2018-10-11

Independent journalism is on the attack

By: Daoud Kuttab

As the search continues for what happened to the respected Saudi columnist Jamal Khashoggi, it is important that all of us take a minute to assess the role and importance of independent journalism that is under severe attack.

In the Middle East, as in the US, individuals wishing to express themselves in a professional and independent journalistic way are not guaranteed that right. The culture that has been built over the years rewards journalists who toe the line of the ruling powers and punish those courageous individuals, like Jamal Khashoggi, who dare to speak truth to power.

Politicians and those in power respond in different ways. They often attempt to besmirch the reputation of independent journalists. We are called anything from traitors to paid agents, of whatever is the trending oppositional theme or person, or simply as is being stated by the president of the US and the many dictators around the world, authors of fake news.
 
We are not.

Our job, our profession and our conscious attest to the fact that all we are trying to do is speak the truth and expose the corrupt.

  Dictators do not respect such high values. They prefer to claim that those, indeed, paid by them, directly or indirectly, are the only true journalists, while everyone else is the enemy of the state. Laws and regulations are created to protect the powerful, whether it is governments or business, from independent journalists. An unwritten law also exists to punish those who do not follow the dictates of the rulers and conversely to reward those who praise the ruler and attack his detractors. Something needs to change and everyone who is silent is responsible for the perpetuation of the status quo.
 
This is not to say that individuals and organisations have been quite all along. Organisations such as the Committee to Protect Journalists, International Press Institute, which I am part of, Reporters Without Borders and many others have been actively speaking out.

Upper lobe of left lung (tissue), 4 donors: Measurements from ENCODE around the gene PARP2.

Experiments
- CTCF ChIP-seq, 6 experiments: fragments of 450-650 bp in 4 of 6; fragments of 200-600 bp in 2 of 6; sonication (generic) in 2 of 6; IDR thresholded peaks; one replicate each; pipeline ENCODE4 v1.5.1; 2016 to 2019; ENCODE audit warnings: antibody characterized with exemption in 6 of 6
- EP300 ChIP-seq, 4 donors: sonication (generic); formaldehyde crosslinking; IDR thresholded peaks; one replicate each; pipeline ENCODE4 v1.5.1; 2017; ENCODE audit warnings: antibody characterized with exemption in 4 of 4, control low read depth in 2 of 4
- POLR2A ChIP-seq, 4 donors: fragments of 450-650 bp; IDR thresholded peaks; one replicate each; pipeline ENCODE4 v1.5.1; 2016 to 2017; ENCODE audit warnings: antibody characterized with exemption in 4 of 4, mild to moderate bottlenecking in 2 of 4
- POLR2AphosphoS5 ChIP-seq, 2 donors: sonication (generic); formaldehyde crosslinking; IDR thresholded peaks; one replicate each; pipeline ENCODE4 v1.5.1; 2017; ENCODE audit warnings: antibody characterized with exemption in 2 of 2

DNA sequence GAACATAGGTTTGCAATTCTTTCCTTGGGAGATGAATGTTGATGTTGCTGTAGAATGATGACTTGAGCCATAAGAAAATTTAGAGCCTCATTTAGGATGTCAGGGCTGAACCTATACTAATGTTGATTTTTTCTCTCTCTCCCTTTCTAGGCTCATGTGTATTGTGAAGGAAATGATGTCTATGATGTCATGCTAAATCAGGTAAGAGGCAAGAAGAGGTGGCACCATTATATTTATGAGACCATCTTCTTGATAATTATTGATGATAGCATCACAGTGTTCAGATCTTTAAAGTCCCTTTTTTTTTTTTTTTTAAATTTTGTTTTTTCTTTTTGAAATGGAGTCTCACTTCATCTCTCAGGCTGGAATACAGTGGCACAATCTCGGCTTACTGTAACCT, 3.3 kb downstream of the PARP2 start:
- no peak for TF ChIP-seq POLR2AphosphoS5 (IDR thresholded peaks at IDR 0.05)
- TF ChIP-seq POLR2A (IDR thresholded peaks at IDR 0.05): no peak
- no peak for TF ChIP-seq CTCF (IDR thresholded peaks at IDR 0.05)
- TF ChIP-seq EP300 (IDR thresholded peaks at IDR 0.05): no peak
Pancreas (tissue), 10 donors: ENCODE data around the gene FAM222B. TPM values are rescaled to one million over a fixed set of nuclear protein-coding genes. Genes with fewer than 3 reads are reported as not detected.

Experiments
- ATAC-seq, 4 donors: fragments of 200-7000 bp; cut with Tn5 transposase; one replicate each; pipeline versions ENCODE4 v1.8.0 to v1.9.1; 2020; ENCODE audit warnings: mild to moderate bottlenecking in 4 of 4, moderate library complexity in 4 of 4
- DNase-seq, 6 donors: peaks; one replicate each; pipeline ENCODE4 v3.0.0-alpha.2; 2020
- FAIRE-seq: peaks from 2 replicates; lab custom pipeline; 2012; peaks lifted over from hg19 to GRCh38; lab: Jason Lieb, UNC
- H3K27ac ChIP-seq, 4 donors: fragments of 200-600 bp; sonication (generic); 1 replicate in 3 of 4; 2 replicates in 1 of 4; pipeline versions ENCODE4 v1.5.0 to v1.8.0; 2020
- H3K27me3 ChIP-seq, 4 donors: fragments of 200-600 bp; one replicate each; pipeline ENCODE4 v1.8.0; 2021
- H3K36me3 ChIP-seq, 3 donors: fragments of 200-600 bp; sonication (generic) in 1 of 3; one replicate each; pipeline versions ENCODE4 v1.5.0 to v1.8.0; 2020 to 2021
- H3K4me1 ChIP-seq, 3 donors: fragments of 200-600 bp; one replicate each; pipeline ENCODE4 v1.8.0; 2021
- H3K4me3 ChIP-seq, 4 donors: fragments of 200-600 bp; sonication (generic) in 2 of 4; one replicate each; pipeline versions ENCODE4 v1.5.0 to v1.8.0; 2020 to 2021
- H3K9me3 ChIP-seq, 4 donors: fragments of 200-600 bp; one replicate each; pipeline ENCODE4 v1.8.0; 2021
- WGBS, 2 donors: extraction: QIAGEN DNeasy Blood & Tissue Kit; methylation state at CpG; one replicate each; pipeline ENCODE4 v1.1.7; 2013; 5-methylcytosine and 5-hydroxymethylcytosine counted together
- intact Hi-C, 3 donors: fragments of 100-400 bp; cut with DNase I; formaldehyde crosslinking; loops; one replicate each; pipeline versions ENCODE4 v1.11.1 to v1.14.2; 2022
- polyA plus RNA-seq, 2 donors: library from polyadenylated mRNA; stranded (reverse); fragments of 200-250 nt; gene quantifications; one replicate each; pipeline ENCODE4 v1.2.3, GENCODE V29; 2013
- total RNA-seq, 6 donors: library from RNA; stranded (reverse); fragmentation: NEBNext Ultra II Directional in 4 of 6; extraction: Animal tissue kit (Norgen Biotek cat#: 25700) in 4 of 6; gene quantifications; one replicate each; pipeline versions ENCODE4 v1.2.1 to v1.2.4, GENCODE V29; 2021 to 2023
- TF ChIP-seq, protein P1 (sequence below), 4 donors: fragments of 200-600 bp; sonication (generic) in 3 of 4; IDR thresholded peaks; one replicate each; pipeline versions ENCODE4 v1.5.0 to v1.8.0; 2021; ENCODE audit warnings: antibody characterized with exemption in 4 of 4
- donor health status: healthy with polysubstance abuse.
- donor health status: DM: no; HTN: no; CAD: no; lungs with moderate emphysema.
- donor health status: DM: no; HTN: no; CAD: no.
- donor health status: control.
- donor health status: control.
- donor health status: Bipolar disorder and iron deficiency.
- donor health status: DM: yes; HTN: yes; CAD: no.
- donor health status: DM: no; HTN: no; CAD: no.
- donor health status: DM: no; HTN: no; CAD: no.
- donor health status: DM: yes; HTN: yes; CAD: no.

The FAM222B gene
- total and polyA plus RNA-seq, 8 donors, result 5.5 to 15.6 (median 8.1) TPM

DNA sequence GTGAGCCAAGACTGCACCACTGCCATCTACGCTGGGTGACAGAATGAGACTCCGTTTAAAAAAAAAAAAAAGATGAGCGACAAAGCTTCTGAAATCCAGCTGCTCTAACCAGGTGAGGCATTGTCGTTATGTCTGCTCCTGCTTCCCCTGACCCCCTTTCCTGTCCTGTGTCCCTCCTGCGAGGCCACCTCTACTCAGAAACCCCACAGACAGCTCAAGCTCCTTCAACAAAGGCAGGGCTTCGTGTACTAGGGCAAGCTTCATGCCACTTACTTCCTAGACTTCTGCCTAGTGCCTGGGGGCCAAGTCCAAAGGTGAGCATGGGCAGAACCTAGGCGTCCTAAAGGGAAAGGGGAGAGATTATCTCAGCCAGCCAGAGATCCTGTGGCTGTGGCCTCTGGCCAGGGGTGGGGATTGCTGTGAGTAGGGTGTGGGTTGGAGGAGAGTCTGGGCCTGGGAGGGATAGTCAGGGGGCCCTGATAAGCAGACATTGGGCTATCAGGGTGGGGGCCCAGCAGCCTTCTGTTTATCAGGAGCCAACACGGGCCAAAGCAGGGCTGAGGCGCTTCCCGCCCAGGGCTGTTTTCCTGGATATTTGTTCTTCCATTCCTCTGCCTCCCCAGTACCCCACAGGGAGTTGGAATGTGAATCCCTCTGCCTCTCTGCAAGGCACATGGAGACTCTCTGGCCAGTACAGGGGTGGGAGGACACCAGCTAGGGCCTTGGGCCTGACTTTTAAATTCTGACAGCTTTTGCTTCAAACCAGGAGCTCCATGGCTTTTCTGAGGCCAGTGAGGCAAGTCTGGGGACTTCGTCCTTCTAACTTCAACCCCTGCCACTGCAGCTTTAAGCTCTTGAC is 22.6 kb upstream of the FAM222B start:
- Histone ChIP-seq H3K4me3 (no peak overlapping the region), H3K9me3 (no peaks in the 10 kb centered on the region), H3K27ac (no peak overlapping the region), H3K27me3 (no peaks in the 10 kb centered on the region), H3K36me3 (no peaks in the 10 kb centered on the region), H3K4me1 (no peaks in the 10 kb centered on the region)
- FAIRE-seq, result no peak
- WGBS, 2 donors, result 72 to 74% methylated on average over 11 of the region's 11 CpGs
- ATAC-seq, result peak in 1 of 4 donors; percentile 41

But in light of the tsunami of hate speech against independent journalists and journalism, our efforts are barely making a difference. Countries which are allies of the US and Western countries have been brutal in dealing with journalists without paying a political price for it. In recent months and years we have seen two Reuters journalists get arrested and imprisoned for seven years in Myanmar, a country whose leader, Aung San Suu Kyi, once received the Nobel Peace Prize in 1991 for her fight for non-violence and human rights. In Egypt, Al Jazeera journalist Mahmoud Hussein has been held in prison for two years without a trial. In Turkey, one of the world’s worst countries in terms of imprisoning journalists, members of the press have been imprisoned, held for long periods of time and accused the flimsiest of charges. In the United Arab Emirates,

Tayseer Najjar, a Jordanian journalist is in jail for three years and has, yet, to pay a huge $136,000 fine for a post he shared on social media, according to Human Rights Watch. He might not be released this coming December because his family cannot raise the huge fine.
 
The list goes on and on and yet rarely do countries which pride themselves in the defence of the right of freedom of expression take any effective action.
 
Jamal Khashoggi was never a rebel or an agent provocateur. He has always been a Saudi patriot and supportive of the ruling monarchy, who had a disagreement with the way things are run in his country. He was the editor in chief of Al Watan daily in 2003, a pro-monarchy Saudi paper.
 
If we are serious about our journalistic profession and if we are serious about the need to protect independent journalism, we have to unite in speaking out about all violations, whether domestic or international. What affects any of us affects all of us.
 
This struggle is not, and should not, be limited to journalists and media activists. When media fail, the entire society fails and when independent journalism is not allowed the freedom to work, then the entire country/nation will pay a price whether in the short term or the long term.
 
While the search for Jamal Khashoggi continues, we should take time to consider our individual and collective role in protecting and preserving independent journalism. The fate of our own societies as open and accountable ones is being tested and how we respond will go a long way in determining our own future.

* A Palestinian columnist based in Amman, Jordan. - dkuttab@ammannet.net